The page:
Archive for the ‘Musings’ Category
Saturday’s NARWA meeting went great, and — as usual — I came away inspired. Our guest speaker, Harlequin American author Cathy McDavid, presented talks on characterization and that bane of many writers’ existence (or at least mine), the synopsis.
I came away with some great tips, along with some worksheets that will likely prove very helpful. Among them:
- One size synopsis does not fit all. Some publishers want a two-page one, others want a five-pager. To meet varying requirements, think of the synopsis as an accordion, expanding and contracting your description of the action.
- When describing the action, you don’t want a chapter-by-chapter play-by-play. Pick six to eight turning points (such as their first kiss, first time to make love) and focus on those.
- Mention more than once why they can’t be together and explain why they fall in love. Don’t forget to include how the hero and heroine have grown and/or changed.
- Make every word count. Use power words (like scarlet instead of red) to evoke a stronger vision. For every sentence, ask, “Can I make this better? Shorter?”
- Try to infuse your synopsis with the same tone as your book.
That last one I struggle with. (Oh, who am I kidding? I struggle with the synopsis from start to finish. If I could get by without ever writing one, I would.) My synopses aren’t even half as funny as the stories themselves.
Well, time to take another look at my synopsis for “Blind Date Bride.” One of the goals I set to finish before our July meeting is to submit at least two queries on “Blind Date Bride.”
The other is to write a query letter/synopsis for “Beauty and the Ballplayer.” I must be a glutton for punishment. 😉
After reading my last blog entry, one of my friends from college messaged me with this bit of inspiration about giving characters reasons to love one another:
Love isn’t only about the hot sex – it’s about friendship. Cuz when the hot sex goes away (old age, car accident, ED), there must still be something there between them.”
Thanks to the part about ED, it cracked me up … but it also rang true.
I think, for the most part, my characters ARE friends first (well, except for Cassie and Dustin. They hate — and annoy — each other at first sight … and even when they’re totally in love, they still want to kill each other).
Brad and Erin start (before my book begins) as reporter-source; Bree and Mike are friends/coworkers (even though she’s supremely hot for his supremely HOT bod).
As for Kari and Damien, they start out as strangers who are trying to become friends (and lovers) despite the fact that they find themselves hitched.
I’m looking forward to my NARWA meeting Saturday (really later today, I guess — I really need to get some sleep). We’re doing synopsis-writing and characterization. The timing couldn’t be better, since I’m at a point where I’m thinking about the synopsis for “Blind Date Bride.”
Over at the Ruby Slippered Sisterhood, my writing blog home away from home, I read a fantastic post the other day. It was all about what editors want from a category romance.
After reading it, I wonder if Brad and Erin’s story is as ready as I thought. I break nearly all of the guidelines:
- Stir internal conflict on EVERY page.
- Minimize secondary characters.
- Let your main characters be active.
- Get them together.
- Keep them together.
- Give them reasons to love each other.
Hmm. I already know the story is a little thin on conflict. For the first several chapters, the main one is Erin thinks she wants Mike to notice her but she’s starting to like Brad, too.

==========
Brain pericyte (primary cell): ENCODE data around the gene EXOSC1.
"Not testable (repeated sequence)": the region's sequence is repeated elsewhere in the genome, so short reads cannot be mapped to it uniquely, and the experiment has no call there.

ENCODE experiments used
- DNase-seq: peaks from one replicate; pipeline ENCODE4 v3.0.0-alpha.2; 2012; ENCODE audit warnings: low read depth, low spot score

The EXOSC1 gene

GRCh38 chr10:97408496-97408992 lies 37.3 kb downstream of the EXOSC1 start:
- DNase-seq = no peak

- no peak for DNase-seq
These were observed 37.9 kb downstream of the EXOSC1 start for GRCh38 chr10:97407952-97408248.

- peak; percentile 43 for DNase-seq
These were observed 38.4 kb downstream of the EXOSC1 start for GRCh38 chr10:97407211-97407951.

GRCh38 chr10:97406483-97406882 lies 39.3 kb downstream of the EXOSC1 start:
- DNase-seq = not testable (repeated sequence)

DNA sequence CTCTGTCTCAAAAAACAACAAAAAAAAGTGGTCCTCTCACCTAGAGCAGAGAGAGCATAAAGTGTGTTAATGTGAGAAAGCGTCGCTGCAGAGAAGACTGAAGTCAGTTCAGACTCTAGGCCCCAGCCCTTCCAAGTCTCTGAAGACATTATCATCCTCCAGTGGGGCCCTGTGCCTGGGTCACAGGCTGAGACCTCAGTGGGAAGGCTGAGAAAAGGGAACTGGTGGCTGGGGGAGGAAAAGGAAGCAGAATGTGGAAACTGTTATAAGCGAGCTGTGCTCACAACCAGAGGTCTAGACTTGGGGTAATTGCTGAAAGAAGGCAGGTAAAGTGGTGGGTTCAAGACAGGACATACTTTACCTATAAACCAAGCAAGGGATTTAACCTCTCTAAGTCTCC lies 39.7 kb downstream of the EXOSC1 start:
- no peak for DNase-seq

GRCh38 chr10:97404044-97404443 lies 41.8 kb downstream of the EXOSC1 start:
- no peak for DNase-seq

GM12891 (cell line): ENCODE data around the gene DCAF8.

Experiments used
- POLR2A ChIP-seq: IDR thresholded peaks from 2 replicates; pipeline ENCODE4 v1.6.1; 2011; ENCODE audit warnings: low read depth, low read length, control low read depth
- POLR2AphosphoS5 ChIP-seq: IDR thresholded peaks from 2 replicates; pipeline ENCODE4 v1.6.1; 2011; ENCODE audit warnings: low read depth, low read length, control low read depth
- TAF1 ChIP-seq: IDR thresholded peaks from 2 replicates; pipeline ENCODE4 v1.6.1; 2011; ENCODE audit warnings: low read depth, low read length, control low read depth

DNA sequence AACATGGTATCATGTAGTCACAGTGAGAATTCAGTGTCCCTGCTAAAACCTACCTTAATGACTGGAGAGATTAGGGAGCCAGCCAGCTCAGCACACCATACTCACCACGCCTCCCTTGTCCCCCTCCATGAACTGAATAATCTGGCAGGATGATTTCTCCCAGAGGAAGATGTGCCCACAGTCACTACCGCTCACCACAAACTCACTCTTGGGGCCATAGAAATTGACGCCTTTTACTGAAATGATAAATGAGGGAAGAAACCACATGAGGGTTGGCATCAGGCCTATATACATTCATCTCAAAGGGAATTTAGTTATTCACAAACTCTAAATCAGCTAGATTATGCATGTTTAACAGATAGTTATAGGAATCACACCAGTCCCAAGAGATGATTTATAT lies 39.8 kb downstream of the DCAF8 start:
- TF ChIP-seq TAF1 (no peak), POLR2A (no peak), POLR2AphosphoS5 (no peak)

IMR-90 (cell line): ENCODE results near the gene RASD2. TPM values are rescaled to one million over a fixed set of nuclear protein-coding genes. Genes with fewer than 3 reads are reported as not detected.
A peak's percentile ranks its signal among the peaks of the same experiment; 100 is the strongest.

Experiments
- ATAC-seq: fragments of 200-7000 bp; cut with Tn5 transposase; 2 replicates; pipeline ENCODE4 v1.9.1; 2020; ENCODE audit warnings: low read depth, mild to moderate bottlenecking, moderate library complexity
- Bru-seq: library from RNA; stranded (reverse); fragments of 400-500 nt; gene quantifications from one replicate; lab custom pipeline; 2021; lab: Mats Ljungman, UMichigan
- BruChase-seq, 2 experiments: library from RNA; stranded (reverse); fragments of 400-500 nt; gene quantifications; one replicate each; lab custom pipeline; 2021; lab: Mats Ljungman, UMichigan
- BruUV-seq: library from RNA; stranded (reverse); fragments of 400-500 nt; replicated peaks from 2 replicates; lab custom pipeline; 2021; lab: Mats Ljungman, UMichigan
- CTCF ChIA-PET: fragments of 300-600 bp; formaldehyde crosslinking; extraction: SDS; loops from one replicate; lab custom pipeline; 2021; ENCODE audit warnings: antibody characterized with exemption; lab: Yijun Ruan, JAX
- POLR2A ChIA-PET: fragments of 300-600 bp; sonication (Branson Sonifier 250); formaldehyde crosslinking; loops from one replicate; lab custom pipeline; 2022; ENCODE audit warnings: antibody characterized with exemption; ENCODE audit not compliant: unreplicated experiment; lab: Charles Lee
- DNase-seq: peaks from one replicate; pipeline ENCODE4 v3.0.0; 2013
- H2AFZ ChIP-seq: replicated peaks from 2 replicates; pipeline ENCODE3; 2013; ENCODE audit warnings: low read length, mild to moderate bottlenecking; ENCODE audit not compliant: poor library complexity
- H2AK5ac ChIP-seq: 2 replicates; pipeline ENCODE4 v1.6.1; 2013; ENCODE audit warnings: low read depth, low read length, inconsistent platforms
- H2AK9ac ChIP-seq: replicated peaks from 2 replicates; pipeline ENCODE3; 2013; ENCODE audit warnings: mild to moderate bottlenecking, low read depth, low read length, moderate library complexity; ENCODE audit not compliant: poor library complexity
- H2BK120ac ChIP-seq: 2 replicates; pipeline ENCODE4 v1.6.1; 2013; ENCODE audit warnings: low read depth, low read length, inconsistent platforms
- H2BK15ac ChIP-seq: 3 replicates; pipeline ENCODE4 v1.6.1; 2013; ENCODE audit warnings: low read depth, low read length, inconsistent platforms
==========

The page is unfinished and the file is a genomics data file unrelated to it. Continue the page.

My secondary characters, including Mike, all play what may be too large a role. Not surprising, considering they each have their own story. Brad and Erin’s is the first in a series.
Are they active? I don’t even know how to start thinking about that. That means the answer is probably a big, fat “NO.”
As for getting them together, Brad and Erin don’t have a scene together until page 12 — and that’s after Erin has her first scene with Mike. And keeping them together? Well, they go out on several dates (including an ill-fated trip to Chicago for a concert), but there are plenty of scenes in between with one or the other talking to someone else.
Do I give them reasons to love one another? Well, they’re both good people, and fine upstanding citizens of these United States. And it goes without saying that they’re beautiful (most heroes and heroines are, after all). He likes her sense of humor and honesty; she’s attracted to his body and soul.
Hmm. That may also be a little on the thin side. I’m beginning to wonder if this book will ever sell without yet another overhaul … Ugh. That’s a horrible thought, not least of all because I’m way too invested in these characters. Of all my characters, Erin is most like me (education reporter with no luck in love — all me when I wrote the thing).
On the plus side, I thought of a way to make Meg & Matt’s story, “Beauty and the Ballplayer” more closely adhere to the guidelines I just discovered. I’m going to lop off the first several pages (which I’ve decided are all backstory, despite the fact that I love the first line:
Meg looked at the pregnancy test stick in her hand, hoping like hell she misinterpreted it.
The rest of the first few pages have her thinking about how, at 32, she’s too old to be pregnant and alone, and about how her ex ran off to Vegas to become a professional poker player.
I think I’ll start with her and Matt meeting at the bar instead.
I’ve been trying to catch up on my blog reading, and found Nathan Bransford’s great post on “voice.”
The post and the comments afterward are full of great stuff … but all of it combines to make me wonder if I have a developed “voice.” I’ve always thought I did, but I just might be wrong.
Interesting thought, I guess. Too bad I don’t have time to explore it right now. It’s time to get ready for the “day job” (really an afternoon/evening job).